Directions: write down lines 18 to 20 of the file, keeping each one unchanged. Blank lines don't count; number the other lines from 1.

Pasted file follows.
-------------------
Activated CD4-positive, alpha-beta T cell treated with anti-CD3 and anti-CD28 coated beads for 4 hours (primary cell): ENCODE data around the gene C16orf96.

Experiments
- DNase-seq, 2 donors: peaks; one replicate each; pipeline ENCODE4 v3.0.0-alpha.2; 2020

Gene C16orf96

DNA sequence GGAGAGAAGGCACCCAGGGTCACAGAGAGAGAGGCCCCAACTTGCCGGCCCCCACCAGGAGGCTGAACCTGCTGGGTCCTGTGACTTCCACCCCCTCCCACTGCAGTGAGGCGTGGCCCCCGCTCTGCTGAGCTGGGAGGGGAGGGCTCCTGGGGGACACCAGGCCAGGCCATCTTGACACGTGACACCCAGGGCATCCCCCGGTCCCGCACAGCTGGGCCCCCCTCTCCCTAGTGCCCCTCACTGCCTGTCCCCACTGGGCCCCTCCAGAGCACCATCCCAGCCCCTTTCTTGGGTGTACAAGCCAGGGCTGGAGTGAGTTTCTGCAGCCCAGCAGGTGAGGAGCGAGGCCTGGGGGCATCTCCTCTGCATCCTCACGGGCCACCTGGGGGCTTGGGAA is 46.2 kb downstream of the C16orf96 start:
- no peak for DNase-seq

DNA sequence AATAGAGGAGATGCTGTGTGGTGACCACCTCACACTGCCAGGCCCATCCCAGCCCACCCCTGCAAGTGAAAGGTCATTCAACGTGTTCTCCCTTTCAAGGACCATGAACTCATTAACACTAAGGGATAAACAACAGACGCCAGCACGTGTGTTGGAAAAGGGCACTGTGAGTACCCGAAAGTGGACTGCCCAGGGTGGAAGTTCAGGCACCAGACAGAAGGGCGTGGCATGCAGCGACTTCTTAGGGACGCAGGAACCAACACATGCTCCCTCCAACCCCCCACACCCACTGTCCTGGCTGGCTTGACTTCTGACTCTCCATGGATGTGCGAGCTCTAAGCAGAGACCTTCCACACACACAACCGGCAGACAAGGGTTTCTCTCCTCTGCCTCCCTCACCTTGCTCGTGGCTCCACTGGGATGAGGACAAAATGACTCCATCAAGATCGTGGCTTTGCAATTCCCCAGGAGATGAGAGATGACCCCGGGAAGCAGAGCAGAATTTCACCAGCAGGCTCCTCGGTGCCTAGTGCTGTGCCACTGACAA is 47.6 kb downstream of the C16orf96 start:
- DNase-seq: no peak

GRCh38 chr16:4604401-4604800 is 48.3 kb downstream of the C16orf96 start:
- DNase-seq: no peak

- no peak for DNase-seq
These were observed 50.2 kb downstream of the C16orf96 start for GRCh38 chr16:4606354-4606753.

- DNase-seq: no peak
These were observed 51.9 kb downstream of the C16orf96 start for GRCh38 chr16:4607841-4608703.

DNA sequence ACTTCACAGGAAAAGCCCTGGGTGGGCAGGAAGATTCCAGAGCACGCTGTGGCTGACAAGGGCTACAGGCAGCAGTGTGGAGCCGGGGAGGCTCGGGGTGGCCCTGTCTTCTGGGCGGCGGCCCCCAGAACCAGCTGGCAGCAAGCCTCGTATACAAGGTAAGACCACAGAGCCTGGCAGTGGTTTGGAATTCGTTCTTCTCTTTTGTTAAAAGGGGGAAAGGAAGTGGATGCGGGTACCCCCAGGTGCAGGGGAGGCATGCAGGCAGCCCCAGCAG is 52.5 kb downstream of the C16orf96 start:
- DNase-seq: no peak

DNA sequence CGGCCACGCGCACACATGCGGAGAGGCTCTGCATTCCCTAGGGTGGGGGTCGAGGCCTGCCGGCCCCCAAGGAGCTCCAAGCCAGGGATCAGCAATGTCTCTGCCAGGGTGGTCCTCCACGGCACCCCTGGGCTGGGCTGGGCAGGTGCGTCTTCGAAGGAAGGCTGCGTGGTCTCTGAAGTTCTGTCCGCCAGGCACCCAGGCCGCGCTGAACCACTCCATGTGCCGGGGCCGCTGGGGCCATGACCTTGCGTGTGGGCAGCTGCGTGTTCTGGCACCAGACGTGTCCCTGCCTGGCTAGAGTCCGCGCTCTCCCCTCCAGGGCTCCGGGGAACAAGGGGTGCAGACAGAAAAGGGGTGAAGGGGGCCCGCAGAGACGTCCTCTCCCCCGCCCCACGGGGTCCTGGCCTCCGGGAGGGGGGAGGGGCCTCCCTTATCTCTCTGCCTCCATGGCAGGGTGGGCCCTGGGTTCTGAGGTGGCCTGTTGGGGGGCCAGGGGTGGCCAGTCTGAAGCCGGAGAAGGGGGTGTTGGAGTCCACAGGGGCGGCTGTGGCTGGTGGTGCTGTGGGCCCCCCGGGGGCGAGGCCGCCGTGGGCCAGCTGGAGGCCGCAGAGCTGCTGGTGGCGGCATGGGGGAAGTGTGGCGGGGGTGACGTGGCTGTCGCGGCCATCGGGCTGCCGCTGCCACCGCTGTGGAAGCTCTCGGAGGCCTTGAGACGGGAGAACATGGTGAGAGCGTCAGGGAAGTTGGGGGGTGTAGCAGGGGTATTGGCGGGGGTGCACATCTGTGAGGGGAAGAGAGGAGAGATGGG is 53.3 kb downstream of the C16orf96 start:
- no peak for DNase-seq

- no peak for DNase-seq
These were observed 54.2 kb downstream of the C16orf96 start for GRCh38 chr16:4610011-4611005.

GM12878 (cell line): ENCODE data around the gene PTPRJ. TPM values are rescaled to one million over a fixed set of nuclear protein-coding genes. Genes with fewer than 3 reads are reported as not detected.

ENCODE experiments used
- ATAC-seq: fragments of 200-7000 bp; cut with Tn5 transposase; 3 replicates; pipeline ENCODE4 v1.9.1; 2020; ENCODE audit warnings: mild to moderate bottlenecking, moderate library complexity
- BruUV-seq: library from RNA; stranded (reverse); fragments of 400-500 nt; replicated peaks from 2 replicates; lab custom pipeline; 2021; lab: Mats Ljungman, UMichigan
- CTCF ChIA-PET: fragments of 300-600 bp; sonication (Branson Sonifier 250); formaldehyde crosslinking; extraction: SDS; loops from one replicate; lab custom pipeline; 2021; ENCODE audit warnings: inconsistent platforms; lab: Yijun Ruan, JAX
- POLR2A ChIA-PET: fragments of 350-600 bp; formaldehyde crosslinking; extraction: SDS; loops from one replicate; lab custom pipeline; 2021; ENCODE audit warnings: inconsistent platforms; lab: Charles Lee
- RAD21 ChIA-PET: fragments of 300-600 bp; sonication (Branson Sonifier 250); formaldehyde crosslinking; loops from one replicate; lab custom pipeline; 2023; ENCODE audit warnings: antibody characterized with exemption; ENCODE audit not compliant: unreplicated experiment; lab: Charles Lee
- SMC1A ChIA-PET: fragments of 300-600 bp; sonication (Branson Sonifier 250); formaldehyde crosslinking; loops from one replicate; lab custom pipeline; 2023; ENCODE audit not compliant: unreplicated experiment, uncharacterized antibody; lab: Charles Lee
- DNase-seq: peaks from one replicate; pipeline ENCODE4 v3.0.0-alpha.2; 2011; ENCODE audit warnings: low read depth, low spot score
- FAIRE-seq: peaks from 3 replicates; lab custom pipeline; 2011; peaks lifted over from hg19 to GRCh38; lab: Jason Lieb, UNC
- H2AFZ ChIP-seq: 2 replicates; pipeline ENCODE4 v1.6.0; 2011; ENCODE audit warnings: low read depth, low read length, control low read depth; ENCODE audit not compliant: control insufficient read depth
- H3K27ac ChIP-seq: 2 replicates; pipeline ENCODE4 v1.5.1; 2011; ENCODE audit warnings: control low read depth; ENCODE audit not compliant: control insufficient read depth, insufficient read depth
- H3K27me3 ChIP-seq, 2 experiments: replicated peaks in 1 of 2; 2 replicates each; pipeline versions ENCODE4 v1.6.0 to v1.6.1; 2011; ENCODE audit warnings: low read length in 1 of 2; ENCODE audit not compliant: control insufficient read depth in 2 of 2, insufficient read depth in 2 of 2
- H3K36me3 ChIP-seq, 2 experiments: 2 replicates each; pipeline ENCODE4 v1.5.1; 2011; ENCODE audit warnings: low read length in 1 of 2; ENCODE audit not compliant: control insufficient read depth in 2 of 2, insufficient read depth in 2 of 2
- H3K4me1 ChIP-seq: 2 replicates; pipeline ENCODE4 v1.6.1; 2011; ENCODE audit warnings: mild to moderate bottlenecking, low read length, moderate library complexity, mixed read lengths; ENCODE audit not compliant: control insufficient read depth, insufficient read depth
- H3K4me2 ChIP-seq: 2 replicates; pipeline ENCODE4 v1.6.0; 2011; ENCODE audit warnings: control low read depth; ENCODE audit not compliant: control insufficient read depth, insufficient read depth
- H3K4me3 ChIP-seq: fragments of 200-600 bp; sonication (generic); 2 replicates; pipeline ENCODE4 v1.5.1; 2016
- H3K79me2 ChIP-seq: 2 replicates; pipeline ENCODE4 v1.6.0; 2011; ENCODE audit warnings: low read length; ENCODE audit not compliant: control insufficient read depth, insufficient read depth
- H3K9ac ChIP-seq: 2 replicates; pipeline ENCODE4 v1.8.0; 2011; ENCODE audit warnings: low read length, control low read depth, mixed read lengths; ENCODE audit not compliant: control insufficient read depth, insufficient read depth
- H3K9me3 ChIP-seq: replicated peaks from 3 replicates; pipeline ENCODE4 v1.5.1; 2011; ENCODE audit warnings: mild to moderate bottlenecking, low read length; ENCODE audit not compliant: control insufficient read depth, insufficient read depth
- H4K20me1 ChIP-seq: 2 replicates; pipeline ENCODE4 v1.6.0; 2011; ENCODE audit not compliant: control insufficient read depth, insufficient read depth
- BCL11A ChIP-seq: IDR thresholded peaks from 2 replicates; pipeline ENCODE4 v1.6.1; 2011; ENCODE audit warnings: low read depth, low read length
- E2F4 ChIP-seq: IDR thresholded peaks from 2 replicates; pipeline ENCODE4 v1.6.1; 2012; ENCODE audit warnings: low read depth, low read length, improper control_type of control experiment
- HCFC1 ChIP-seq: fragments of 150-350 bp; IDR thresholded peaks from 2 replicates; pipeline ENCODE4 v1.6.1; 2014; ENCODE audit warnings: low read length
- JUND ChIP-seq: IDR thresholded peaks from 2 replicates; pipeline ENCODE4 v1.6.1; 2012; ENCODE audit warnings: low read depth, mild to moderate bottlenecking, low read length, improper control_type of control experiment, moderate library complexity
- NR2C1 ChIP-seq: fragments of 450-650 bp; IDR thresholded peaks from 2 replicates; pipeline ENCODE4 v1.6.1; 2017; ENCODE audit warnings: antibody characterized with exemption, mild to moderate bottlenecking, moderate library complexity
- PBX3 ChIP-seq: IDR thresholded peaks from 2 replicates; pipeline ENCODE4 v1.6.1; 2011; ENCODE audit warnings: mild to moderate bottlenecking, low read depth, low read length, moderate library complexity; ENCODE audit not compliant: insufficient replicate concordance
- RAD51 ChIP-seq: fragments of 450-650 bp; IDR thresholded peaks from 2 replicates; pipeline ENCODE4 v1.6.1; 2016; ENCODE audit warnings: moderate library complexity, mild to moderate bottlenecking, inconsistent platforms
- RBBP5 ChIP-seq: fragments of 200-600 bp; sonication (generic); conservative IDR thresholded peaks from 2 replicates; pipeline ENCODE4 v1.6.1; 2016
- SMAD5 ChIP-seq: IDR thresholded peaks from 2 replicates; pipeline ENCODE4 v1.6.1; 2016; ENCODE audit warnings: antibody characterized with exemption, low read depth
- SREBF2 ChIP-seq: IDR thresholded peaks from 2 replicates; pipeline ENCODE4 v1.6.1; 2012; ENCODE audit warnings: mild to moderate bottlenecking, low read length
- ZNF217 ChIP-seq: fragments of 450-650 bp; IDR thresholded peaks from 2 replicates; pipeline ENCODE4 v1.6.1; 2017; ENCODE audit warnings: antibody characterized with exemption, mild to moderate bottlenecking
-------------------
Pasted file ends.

- no peak for DNase-seq

- no peak for DNase-seq
These were observed 54.2 kb downstream of the C16orf96 start for GRCh38 chr16:4610011-4611005.